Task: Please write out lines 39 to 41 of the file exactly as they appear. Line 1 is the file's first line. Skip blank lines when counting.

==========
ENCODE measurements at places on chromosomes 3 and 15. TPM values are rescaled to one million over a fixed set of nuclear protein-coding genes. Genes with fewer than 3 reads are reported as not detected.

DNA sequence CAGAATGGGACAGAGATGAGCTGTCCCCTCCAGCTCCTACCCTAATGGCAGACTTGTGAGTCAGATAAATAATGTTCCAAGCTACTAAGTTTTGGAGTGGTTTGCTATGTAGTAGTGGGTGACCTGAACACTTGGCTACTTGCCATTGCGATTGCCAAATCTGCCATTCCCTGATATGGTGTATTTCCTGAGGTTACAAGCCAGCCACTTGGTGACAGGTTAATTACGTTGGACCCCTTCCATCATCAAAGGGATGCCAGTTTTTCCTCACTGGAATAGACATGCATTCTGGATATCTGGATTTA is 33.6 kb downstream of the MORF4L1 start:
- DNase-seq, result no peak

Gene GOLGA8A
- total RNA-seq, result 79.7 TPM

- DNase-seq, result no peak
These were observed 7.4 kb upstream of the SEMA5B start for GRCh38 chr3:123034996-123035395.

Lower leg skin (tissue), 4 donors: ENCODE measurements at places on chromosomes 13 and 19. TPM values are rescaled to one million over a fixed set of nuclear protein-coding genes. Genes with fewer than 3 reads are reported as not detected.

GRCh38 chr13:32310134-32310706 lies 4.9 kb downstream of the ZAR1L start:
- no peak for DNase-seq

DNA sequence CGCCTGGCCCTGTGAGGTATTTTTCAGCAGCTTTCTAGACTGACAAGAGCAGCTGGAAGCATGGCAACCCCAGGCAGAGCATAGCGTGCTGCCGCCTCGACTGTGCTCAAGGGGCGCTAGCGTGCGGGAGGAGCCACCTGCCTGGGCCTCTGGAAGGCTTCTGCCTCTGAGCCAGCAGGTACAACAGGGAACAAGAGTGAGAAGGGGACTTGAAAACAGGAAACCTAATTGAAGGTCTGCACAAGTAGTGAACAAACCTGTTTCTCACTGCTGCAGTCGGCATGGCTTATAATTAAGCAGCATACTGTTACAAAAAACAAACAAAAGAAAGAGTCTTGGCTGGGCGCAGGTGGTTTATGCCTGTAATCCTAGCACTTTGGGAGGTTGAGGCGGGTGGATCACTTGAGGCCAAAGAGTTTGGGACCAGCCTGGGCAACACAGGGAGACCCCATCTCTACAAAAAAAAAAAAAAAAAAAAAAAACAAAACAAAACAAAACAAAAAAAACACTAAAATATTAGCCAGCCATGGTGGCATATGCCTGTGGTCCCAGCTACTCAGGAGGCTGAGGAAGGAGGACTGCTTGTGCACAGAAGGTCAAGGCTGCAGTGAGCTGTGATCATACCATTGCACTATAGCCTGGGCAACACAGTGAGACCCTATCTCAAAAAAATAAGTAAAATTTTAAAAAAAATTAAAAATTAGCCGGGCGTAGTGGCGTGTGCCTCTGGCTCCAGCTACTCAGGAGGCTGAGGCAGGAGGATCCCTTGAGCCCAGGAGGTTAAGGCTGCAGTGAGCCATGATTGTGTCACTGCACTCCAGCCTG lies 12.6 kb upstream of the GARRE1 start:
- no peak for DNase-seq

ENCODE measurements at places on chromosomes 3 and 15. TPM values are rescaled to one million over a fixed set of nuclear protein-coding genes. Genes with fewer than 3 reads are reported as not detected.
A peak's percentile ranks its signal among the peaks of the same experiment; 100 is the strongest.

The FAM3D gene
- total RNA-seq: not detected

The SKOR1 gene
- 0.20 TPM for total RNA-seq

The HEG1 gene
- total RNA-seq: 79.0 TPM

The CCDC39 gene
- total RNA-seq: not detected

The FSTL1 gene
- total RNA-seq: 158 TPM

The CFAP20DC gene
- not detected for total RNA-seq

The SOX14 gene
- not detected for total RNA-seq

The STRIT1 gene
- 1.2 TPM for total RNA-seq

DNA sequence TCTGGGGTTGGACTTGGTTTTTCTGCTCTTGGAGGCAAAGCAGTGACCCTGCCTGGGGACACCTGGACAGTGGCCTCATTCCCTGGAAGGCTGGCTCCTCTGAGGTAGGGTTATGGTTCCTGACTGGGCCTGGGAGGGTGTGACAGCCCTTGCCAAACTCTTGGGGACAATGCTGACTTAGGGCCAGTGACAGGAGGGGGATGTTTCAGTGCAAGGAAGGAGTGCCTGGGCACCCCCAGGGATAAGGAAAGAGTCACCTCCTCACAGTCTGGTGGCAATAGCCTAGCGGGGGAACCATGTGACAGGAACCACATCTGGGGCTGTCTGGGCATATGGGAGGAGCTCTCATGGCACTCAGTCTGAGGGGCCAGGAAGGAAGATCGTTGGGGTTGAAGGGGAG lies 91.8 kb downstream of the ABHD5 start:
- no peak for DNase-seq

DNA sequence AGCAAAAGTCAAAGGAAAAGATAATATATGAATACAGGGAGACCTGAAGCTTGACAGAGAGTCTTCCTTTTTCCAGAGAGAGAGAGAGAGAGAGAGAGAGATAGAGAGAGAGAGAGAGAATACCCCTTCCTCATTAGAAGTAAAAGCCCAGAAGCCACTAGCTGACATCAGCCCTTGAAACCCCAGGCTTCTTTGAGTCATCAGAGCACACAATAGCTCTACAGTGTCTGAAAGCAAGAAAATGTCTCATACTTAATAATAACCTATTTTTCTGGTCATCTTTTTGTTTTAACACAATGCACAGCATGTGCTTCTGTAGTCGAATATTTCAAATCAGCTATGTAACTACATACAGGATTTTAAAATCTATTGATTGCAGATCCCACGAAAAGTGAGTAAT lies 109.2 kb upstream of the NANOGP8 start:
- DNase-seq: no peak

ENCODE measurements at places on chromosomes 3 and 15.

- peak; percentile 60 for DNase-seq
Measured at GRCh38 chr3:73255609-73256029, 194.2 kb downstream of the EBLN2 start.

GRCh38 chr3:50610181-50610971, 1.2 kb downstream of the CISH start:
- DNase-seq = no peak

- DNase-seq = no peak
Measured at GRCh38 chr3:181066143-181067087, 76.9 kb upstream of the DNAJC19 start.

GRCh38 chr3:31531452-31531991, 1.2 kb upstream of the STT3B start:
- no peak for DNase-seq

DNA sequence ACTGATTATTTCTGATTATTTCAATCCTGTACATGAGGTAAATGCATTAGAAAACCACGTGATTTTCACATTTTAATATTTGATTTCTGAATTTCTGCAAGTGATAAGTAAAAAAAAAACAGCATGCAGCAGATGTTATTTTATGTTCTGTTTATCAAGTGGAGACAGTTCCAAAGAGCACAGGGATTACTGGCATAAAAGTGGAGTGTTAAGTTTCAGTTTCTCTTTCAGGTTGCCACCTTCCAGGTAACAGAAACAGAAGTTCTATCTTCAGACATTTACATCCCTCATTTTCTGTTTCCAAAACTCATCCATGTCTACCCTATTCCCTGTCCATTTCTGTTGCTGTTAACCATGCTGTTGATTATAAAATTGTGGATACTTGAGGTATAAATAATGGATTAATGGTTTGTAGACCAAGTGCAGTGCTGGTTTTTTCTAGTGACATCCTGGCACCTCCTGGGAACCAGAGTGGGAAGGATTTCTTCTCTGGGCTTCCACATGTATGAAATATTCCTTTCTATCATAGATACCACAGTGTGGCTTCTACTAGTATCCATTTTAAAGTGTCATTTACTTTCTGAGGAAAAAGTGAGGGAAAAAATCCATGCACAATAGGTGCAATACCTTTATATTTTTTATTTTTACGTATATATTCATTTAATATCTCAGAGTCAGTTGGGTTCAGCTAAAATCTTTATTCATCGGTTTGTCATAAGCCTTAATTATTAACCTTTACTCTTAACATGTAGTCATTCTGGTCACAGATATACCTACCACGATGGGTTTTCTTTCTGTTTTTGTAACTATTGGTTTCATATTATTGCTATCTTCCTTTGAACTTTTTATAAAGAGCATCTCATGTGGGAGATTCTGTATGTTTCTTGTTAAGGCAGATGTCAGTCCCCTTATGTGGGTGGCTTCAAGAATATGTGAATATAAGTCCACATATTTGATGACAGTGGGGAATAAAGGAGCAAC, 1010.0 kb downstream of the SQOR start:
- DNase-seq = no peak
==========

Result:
- DNase-seq = no peak

- DNase-seq = no peak
Measured at GRCh38 chr3:181066143-181067087, 76.9 kb upstream of the DNAJC19 start.